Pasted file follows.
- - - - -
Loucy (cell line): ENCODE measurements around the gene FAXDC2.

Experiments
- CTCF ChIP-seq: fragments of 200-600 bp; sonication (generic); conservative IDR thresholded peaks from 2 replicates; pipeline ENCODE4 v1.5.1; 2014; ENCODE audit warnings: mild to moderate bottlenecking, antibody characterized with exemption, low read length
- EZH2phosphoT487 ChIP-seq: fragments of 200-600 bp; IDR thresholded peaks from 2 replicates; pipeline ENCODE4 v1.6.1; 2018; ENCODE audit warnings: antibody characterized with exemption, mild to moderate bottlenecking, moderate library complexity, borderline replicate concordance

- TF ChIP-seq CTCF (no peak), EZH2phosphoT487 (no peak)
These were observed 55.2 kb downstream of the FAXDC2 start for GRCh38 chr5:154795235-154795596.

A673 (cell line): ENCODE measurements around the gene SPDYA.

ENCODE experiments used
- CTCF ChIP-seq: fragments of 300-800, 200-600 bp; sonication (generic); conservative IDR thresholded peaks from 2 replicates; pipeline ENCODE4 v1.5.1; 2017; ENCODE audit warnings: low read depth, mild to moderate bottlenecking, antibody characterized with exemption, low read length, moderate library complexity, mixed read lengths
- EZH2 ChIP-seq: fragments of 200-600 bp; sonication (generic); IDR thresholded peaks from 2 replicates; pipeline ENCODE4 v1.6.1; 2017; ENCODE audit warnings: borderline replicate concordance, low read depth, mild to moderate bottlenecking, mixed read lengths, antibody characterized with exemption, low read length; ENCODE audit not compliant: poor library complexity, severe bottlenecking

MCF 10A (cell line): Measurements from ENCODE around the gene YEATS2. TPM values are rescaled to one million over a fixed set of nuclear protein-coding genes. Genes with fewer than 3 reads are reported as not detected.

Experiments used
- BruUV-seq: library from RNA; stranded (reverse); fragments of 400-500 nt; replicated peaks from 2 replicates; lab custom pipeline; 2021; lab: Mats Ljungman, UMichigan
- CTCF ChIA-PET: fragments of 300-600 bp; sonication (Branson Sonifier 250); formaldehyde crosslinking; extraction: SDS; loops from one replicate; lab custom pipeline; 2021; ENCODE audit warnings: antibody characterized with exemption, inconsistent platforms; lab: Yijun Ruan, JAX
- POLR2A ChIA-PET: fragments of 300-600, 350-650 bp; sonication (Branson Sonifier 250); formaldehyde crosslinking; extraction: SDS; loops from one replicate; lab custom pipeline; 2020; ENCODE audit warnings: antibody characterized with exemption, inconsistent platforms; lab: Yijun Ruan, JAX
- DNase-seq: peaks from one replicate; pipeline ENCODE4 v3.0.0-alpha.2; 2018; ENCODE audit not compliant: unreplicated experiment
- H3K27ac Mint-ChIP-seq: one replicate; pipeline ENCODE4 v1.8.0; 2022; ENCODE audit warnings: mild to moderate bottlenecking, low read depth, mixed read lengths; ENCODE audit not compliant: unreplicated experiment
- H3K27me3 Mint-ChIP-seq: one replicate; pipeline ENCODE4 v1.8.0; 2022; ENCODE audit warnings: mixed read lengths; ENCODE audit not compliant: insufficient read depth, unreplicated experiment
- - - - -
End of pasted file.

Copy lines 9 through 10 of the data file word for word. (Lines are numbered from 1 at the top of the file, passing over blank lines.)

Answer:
- CTCF ChIP-seq: fragments of 300-800, 200-600 bp; sonication (generic); conservative IDR thresholded peaks from 2 replicates; pipeline ENCODE4 v1.5.1; 2017; ENCODE audit warnings: low read depth, mild to moderate bottlenecking, antibody characterized with exemption, low read length, moderate library complexity, mixed read lengths
- EZH2 ChIP-seq: fragments of 200-600 bp; sonication (generic); IDR thresholded peaks from 2 replicates; pipeline ENCODE4 v1.6.1; 2017; ENCODE audit warnings: borderline replicate concordance, low read depth, mild to moderate bottlenecking, mixed read lengths, antibody characterized with exemption, low read length; ENCODE audit not compliant: poor library complexity, severe bottlenecking